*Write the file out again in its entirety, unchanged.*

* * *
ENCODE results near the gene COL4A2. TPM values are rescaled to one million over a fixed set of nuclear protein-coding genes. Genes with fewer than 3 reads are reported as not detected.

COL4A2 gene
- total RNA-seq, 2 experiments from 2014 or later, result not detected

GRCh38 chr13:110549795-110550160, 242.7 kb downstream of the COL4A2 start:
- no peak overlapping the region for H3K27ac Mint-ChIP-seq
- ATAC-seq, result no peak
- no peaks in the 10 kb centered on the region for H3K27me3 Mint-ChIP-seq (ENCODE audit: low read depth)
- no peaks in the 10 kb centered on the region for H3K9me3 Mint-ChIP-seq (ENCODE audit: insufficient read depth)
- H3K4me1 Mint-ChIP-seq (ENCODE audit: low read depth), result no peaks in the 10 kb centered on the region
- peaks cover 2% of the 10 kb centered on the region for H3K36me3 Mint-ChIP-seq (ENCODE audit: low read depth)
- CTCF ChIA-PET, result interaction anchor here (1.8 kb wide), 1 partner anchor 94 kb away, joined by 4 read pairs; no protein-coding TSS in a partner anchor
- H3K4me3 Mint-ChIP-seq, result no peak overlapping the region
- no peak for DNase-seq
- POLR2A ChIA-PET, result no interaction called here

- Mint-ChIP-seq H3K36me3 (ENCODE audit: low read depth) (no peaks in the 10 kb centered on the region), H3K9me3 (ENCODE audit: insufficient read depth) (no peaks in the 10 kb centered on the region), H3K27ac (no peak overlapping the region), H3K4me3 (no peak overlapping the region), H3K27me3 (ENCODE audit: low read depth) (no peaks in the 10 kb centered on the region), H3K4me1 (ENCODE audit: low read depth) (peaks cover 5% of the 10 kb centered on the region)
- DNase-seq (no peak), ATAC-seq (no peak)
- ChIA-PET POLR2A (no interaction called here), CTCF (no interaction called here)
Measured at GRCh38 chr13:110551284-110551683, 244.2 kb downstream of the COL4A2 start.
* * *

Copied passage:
ENCODE results near the gene COL4A2. TPM values are rescaled to one million over a fixed set of nuclear protein-coding genes. Genes with fewer than 3 reads are reported as not detected.

COL4A2 gene
- total RNA-seq, 2 experiments from 2014 or later, result not detected

GRCh38 chr13:110549795-110550160, 242.7 kb downstream of the COL4A2 start:
- no peak overlapping the region for H3K27ac Mint-ChIP-seq
- ATAC-seq, result no peak
- no peaks in the 10 kb centered on the region for H3K27me3 Mint-ChIP-seq (ENCODE audit: low read depth)
- no peaks in the 10 kb centered on the region for H3K9me3 Mint-ChIP-seq (ENCODE audit: insufficient read depth)
- H3K4me1 Mint-ChIP-seq (ENCODE audit: low read depth), result no peaks in the 10 kb centered on the region
- peaks cover 2% of the 10 kb centered on the region for H3K36me3 Mint-ChIP-seq (ENCODE audit: low read depth)
- CTCF ChIA-PET, result interaction anchor here (1.8 kb wide), 1 partner anchor 94 kb away, joined by 4 read pairs; no protein-coding TSS in a partner anchor
- H3K4me3 Mint-ChIP-seq, result no peak overlapping the region
- no peak for DNase-seq
- POLR2A ChIA-PET, result no interaction called here

- Mint-ChIP-seq H3K36me3 (ENCODE audit: low read depth) (no peaks in the 10 kb centered on the region), H3K9me3 (ENCODE audit: insufficient read depth) (no peaks in the 10 kb centered on the region), H3K27ac (no peak overlapping the region), H3K4me3 (no peak overlapping the region), H3K27me3 (ENCODE audit: low read depth) (no peaks in the 10 kb centered on the region), H3K4me1 (ENCODE audit: low read depth) (peaks cover 5% of the 10 kb centered on the region)
- DNase-seq (no peak), ATAC-seq (no peak)
- ChIA-PET POLR2A (no interaction called here), CTCF (no interaction called here)
Measured at GRCh38 chr13:110551284-110551683, 244.2 kb downstream of the COL4A2 start.